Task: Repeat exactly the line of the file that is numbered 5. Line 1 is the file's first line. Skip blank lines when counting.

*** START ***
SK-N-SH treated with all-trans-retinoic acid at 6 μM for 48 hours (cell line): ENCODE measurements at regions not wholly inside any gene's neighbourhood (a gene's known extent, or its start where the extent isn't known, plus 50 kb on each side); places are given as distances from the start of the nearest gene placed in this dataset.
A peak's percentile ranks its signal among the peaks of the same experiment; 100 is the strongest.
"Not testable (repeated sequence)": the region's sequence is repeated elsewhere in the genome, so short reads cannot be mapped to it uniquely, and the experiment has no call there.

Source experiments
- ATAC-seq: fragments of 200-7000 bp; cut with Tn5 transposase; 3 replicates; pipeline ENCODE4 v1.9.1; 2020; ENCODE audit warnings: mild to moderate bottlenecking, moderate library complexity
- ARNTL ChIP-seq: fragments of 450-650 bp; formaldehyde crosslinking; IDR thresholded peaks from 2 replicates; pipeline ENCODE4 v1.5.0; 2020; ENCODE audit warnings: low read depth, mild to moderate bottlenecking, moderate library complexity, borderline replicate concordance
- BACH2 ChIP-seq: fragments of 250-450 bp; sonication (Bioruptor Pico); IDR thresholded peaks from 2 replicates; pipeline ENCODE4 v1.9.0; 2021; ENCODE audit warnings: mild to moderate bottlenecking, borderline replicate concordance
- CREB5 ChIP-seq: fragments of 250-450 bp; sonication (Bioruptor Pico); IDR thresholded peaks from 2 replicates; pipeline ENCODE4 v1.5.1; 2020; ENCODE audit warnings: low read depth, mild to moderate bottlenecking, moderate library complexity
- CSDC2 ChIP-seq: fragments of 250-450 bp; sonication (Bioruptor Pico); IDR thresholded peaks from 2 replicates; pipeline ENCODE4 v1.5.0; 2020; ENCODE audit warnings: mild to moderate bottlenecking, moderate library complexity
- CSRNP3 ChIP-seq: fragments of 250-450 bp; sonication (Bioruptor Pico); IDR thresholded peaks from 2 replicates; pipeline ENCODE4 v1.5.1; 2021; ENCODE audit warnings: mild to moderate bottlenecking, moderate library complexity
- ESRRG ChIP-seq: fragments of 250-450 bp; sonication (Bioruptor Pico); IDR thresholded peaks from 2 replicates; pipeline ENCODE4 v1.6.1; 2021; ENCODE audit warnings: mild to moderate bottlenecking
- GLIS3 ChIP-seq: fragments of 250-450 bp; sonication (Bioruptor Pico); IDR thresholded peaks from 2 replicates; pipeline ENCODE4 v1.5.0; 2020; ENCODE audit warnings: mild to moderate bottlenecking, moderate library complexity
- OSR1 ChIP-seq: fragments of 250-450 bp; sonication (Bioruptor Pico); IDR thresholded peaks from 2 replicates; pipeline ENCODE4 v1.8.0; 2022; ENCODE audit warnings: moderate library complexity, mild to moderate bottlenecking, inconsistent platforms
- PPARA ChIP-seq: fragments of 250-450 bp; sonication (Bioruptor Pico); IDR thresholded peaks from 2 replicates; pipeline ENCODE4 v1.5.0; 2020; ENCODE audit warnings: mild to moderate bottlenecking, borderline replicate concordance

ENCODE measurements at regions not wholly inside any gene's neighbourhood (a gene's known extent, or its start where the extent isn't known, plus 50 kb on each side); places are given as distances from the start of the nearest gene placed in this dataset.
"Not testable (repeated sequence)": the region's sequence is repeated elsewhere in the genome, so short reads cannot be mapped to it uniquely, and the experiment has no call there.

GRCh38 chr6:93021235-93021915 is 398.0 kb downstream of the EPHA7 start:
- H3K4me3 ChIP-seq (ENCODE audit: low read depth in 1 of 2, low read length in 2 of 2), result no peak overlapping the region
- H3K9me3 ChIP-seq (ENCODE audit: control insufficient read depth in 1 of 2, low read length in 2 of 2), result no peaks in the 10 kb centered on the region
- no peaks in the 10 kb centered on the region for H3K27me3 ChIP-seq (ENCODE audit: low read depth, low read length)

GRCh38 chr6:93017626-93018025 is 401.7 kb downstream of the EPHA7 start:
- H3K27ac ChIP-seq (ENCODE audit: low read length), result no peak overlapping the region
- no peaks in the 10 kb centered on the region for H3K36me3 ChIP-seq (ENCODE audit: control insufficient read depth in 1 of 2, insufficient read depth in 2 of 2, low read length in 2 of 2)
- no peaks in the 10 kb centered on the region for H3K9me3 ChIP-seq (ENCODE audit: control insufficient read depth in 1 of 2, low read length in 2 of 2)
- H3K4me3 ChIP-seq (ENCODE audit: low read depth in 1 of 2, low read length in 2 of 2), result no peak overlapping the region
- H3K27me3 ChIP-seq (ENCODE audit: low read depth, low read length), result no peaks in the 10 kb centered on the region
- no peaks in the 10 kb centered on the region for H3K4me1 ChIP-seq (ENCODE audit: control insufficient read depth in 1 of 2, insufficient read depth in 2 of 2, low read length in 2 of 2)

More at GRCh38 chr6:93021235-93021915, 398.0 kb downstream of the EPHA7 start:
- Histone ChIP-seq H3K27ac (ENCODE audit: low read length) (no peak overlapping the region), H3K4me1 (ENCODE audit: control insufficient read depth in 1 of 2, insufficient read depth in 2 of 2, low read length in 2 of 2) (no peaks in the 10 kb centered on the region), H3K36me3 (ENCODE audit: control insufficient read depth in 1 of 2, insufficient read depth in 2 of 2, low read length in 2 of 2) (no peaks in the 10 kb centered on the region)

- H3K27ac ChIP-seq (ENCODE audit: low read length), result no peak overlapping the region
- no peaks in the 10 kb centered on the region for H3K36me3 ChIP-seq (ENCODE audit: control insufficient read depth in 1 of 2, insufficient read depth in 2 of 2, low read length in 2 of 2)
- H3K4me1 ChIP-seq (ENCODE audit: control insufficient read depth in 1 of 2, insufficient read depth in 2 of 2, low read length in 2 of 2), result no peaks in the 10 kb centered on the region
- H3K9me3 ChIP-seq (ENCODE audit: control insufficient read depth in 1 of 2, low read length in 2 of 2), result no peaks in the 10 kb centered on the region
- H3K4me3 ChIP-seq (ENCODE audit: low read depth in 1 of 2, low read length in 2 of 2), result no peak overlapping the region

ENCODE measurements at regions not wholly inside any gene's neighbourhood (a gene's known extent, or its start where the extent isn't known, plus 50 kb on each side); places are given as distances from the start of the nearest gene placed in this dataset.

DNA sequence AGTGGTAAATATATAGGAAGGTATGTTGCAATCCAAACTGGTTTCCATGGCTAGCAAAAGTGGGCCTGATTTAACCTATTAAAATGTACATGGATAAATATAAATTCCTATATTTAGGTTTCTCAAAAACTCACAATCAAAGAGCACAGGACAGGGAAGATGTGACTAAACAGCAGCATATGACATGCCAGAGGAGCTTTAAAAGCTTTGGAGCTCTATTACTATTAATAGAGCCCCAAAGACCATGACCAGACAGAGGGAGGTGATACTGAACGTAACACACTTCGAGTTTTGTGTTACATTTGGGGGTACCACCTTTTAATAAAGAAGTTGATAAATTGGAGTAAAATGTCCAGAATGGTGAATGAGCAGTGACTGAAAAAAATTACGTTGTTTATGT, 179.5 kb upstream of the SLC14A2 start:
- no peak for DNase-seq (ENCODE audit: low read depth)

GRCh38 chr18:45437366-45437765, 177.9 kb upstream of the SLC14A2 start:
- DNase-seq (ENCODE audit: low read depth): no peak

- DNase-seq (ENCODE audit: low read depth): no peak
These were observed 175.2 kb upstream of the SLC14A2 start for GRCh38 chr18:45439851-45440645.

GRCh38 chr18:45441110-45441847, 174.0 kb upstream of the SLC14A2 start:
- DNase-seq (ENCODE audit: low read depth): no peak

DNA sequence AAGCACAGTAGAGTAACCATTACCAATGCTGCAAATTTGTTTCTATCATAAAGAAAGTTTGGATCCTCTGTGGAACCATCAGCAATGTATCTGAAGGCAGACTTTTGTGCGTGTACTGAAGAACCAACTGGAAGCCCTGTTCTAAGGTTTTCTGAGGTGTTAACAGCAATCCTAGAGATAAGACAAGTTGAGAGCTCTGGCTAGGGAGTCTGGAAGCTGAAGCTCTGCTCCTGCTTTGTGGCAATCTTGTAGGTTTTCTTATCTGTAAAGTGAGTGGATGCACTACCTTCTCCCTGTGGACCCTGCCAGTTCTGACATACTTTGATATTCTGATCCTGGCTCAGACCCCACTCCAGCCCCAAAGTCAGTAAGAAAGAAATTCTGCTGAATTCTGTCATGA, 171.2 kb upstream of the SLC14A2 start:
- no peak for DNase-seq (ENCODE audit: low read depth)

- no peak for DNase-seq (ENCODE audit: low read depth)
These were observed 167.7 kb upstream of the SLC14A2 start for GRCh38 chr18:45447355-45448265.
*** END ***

- ATAC-seq: fragments of 200-7000 bp; cut with Tn5 transposase; 3 replicates; pipeline ENCODE4 v1.9.1; 2020; ENCODE audit warnings: mild to moderate bottlenecking, moderate library complexity